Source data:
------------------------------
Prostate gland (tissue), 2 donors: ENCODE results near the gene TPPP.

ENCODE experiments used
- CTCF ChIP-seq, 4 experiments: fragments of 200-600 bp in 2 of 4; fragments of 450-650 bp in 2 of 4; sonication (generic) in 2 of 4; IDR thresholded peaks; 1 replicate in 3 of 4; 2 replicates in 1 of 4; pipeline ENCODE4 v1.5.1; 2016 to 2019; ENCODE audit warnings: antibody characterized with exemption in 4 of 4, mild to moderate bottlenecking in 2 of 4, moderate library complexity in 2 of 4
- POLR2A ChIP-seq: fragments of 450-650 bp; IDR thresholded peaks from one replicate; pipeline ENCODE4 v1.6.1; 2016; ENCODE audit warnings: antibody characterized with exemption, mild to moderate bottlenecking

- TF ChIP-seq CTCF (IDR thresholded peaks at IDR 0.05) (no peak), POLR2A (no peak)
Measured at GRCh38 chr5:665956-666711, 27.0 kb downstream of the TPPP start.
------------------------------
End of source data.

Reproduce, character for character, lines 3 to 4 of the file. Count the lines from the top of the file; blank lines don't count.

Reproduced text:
- CTCF ChIP-seq, 4 experiments: fragments of 200-600 bp in 2 of 4; fragments of 450-650 bp in 2 of 4; sonication (generic) in 2 of 4; IDR thresholded peaks; 1 replicate in 3 of 4; 2 replicates in 1 of 4; pipeline ENCODE4 v1.5.1; 2016 to 2019; ENCODE audit warnings: antibody characterized with exemption in 4 of 4, mild to moderate bottlenecking in 2 of 4, moderate library complexity in 2 of 4
- POLR2A ChIP-seq: fragments of 450-650 bp; IDR thresholded peaks from one replicate; pipeline ENCODE4 v1.6.1; 2016; ENCODE audit warnings: antibody characterized with exemption, mild to moderate bottlenecking